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The Daily Wildcat

The Daily Wildcat

 

    Cheseret could see three-peat

    Senior Robert Cheseret, in white, stands above the crowd at the start of yesterdays UA mens cross country practice on the squads practice course. Cheseret will be attempting to win his third straight Pacific 10 Conference cross country Athlete of the Year award this season to round out his collection, which already includes three Pac-10 track and field Athlete of the Year honors.
    Senior Robert Cheseret, in white, stands above the crowd at the start of yesterday’s UA men’s cross country practice on the squad’s practice course. Cheseret will be attempting to win his third straight Pacific 10 Conference cross country Athlete of the Year award this season to round out his collection, which already includes three Pac-10 track and field Athlete of the Year honors.

    Stooges. Musketeers. Little pigs. Snap! Crackle! and Pop! Pacific-10 Conference cross country Athlete of the Year.

    The best things come in threes.

    The Arizona men’s cross country team returns this season with senior All-American Robert Cheseret striving for the latter to come to him for the third year in a row after winning his third consecutive Pac-10 track and field Athlete of the Year award last spring.

    “”I definitely think he has a shot at a third year,”” said James Li, UA cross country head coach. “”Nothing is a guarantee, but I think he is motivated enough, and he is certainly capable of being the best runner in the conference again.””

    The team captain said he is confident, but at the same time feels some pressure.

    “”I would like to repeat the same (feat) this year,”” said Cheseret, who will miss the first two meets of the season to save himself after running into June with the track and field team. “”I know if I do well, I should get the same award. And if I do well, it’s going to be good for the team, so I think that there is some (pressure) there too.””

    But his goals are not limited to this season alone. Cheseret hopes to run professionally in the future.

    “”I think he is definitely good enough,”” Li said. “”He does need to improve fairly significantly after this (season), but he will rise to the challenge and be a considerably better runner. I definitely see him able to make it on a professional level.””

    The humble Cheseret said he knows that his hard work now will pay off in the future.

    “”I think I’ll be making improvements every year,”” he said. “”It makes me feel like in the next two or three years I’m going to be a step ahead.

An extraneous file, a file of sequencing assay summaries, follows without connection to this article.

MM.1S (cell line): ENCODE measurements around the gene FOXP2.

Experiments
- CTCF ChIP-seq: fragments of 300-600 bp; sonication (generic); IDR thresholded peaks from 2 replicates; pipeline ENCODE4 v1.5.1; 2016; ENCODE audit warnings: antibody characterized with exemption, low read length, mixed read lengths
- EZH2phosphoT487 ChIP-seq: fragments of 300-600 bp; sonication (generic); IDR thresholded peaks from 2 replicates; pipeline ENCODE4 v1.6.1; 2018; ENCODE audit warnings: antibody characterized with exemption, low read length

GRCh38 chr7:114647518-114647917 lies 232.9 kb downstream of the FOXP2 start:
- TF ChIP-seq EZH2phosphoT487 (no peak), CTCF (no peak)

“”That is what motivates me to run hard now. I think down the road, I’m going to be better than I am right now.””

    His teammates support his literal run toward his goals as well. Senior Obed Mutanya believes that Cheseret has the ability to make it to the professional ranks.

    “”He’s a good runner,”” Mutanya said. “”I think if he has more time to train – not having (schedule) conflicts with school, he can do whatever he wants.””

    Cheseret and Mutanya finished first and second, respectively, last season, helping Arizona place first as a team in the NCAA West Region.

    “”Obed is the most competitive with Robert,”” Li said. “”There is definitely some of that friendly competitiveness.””

    The men’s team boasts the experience of six seniors, two juniors, two sophomores and three freshmen.

    “”We definitely have lots of firepower up front,”” he said. “”We need to get at least a couple guys to come through significantly. If we do that, the men’s team has a good possibility to make a run at the conference title again.””

    Eight sophomores lead youthful women’s squad

    In contrast to the men’s team, the women’s team enters the season with a very young squad.

    But Li said he feels that’s not necessarily a bad thing.

    “”We’ve got a very, very young team, but we’re even more experienced than last year,”” Li said of the team that boasts eight sophomores mixed in with five seniors, three juniors and three freshmen. “”The ladies gained some very, very valuable experience last track season, and now they have so much more confidence.””

    “”They are in a lot better shape,”” he added. “”Plus we have some pretty good new freshmen coming in. I think we’re going to have a great team.””

    One of the main reasons for this great team is the return of the Wildcats’ top runner in 2005, junior Emily McGregor.

    Though McGregor may not race until late September or early October due to a lingering stress fracture sustained in last year’s indoor track season, she is still optimistic about this season.

    “”Usually I’m running 60, 70 miles a week and right now I’m at like, 40,”” she said. “”I have a ways to build, but in a couple of months I’ll be training more intensely than I was last year.””

    Even with the early absence of McGregor, Li’s optimism about the women’s team was evident.

    “”We’re better in terms of talent,”” he said. “”We’re better in terms of our competitiveness, and we’re better in terms of the spirit of the team.””

    After all, the best things come in threes.

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